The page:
Mary Whitehouse vilified it as ‘violent, uncouth and unsavoury’ and LWT withdrew ‘Klansmen’, the last episode of the first series from British screens for not entirely clear reasons other than citing its discomfort about a story that, rather crudely, exposed Bodie’s racism. This signalled the series’ emergence during a period of social and political upheaval, its characters and format both reflecting and contradicting these changes.

Permissive, misogynistic and pathologically insolent, Bodie and Doyle maintained a macho fantasy just as ‘traditional’ masculinity itself was undergoing a major reconfiguration via feminist and queer critiques. Indeed the ‘rough’ and ‘sensitive’ of the Bodie and Doyle pairing played into a homoerotic re-coding of the relationship, something not lost on both the Comic Strip’s own satire of the series in 1984, The Bullshitters, and female writers who erotically reinterpreted this bond in stories produced for fan communities in the 1980s.

Perhaps responding to Martin Shaw's own disenchantment with the role, Clemens and his writing team attempted to deflect the pervasive hypermasculinity of the series with the more sensitive characterisation of Doyle. Gradually, and particularly when Raymond Menmuir took over as producer, there was an effort to inject more characterisation into the three leads and develop a sense of realism to some of the storylines.

It was not entirely successful and The Professionals always seemed to sit uneasily between the glamorous and stereotypical machismo of Starsky and Hutch and the grittier world of its predecessor The Sweeney or spy thrillers such as Callan. Menmuir took a less fascistic tone with the series' depiction of the extreme methods employed by CI5 to deal with terrorist plots, assassinations, police corruption, miscarriages of justice, inner city racism and drug smuggling. 

If The Sweeney exposed the tensions between ‘old’ and ‘new’ policing during the 1970s, with Inspector Jack Regan symbolising these painful changes, The Professionals offered tough remedies for a dysfunctional Britain perceived as ‘the sick man of Europe’. Occasionally this 'fight fire with fire' attitude was leavened with stories that attempted to question or expose CI5’s morality as it defended the British way of life and Cowley himself often spoke up for civil rights.

The Professionals was a power fantasy mirroring the harder law and order agenda of a newly elected centre right Conservative government under Thatcher. Britain experienced IRA bombings, the Iranian Embassy siege, the Falklands and the Operation Countryman investigation into police corruption while The Professionals was on air. To emphasise this connection TV Times promoted The Professionals with a sobering article about its inspiration, the real trouble-shooters of the SAS and the Metropolitan Police Special Patrol Group whose single aim was ‘to crush terrorism’.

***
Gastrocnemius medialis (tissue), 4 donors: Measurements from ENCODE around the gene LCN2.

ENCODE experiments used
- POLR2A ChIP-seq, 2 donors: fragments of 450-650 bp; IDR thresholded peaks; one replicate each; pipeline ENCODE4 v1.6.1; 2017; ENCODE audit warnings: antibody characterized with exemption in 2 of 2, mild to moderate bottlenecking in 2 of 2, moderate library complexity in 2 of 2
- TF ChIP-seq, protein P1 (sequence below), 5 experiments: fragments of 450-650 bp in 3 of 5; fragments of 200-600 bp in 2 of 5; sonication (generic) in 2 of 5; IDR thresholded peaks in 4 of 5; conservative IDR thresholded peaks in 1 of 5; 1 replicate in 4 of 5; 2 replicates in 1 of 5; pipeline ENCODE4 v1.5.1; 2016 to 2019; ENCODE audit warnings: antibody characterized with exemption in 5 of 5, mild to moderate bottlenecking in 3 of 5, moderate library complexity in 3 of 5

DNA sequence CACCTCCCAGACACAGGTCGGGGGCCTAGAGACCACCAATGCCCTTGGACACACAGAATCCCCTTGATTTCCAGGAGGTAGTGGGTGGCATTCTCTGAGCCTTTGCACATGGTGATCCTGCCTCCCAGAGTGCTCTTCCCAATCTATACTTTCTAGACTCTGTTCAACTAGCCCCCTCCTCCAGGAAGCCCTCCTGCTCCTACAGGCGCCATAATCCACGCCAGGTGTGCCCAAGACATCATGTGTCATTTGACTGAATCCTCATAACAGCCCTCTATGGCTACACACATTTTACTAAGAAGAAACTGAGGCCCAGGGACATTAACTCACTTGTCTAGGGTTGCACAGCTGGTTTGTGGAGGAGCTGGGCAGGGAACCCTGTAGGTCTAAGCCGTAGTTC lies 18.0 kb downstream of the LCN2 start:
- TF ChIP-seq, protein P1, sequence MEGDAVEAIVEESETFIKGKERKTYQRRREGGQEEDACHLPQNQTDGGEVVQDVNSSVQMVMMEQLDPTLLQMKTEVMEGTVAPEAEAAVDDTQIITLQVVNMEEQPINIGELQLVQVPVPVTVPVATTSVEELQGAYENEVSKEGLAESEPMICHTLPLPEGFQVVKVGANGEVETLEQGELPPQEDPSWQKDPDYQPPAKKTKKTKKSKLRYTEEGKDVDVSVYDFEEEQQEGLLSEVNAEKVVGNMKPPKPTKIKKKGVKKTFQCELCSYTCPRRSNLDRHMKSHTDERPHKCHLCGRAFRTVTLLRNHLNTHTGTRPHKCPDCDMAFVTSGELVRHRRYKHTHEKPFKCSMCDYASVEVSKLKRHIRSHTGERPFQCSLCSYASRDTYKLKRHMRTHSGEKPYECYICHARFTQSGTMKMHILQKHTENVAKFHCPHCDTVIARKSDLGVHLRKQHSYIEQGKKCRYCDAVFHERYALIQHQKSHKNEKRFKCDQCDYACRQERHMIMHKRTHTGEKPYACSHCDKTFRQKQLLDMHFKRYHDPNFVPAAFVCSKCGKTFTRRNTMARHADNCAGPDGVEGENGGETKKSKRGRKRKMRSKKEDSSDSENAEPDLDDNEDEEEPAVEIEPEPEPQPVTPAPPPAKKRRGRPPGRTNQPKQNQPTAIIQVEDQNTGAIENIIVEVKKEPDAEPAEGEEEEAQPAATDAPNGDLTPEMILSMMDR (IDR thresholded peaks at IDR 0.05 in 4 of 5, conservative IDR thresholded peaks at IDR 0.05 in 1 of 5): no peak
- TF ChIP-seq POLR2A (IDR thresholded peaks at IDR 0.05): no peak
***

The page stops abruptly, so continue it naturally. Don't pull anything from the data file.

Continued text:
However, the BBC eventually challenged Bodie and Doyle’s violent escapism with Shoestring, a drama about a sensitive private investigator recovering from a nervous breakdown. Layers of characterisation replaced kicking down doors and impressive ratings saw off ITV’s competitive scheduling of The Professionals fourth season. The ITV strike of 1979, which caused financial problems for LWT, also disrupted the transmission and production of the series.

Life after The Professionals

The SAS affected Collins’ subsequent career after the series finished in 1981. While Shaw successfully returned to the stage in Alan Bleasdale’s acclaimed ‘Are You Lonesome Tonight?’ in the mid-1980s and has since enjoyed a stable television career, Collins enlisted with the Territorials, gained the coveted Red Beret and joined the Parachute Regiment.

He applied to the SAS, passed the initial selection stages but was rejected because senior officers believed his public profile made him a security risk. Ironically, he then played SAS Captain Peter Skellen in the film Who Dares Wins. Made by former Professionals alumni Ian Sharp and Raymond Menmuir, and inspired by the SAS assault of the Iranian Embassy in 1980, it emulated the hawkishness of the series. Collins was briefly considered as a possible James Bond in 1982 but producer Albert Broccoli thought him ‘too aggressive’.

After The Professionals the crime adventure format endured with Dempsey and Makepeace and C.A.T.S Eyes but police procedurals and private investigators dominated television during the 1980s and 1990s.

It was a sign fictional representations of crime and security were reflecting the shift in crime control attitudes and equal opportunities within the occupational culture of policing. Prime Suspect and Between the Lines became the template for realistic explorations of operational issues, police corruption and institutional sexism and racism.

The 1990s saw a revival, by dint of baby boomer nostalgia, of the crime adventure genre. The Saint and The Avengers underwent dubious, uninspiring Hollywood film adaptations and the BBC produced a short-lived return of the quirky detective series, Randall and Hopkirk. After satellite channel Granada Plus achieved high ratings with their re-screening of The Professionals and the series was fondly referenced in an ad for the Nissan Almera in 1997, David Wickes, who directed episodes of the series, and creator Brian Clemens felt it was ripe for a return.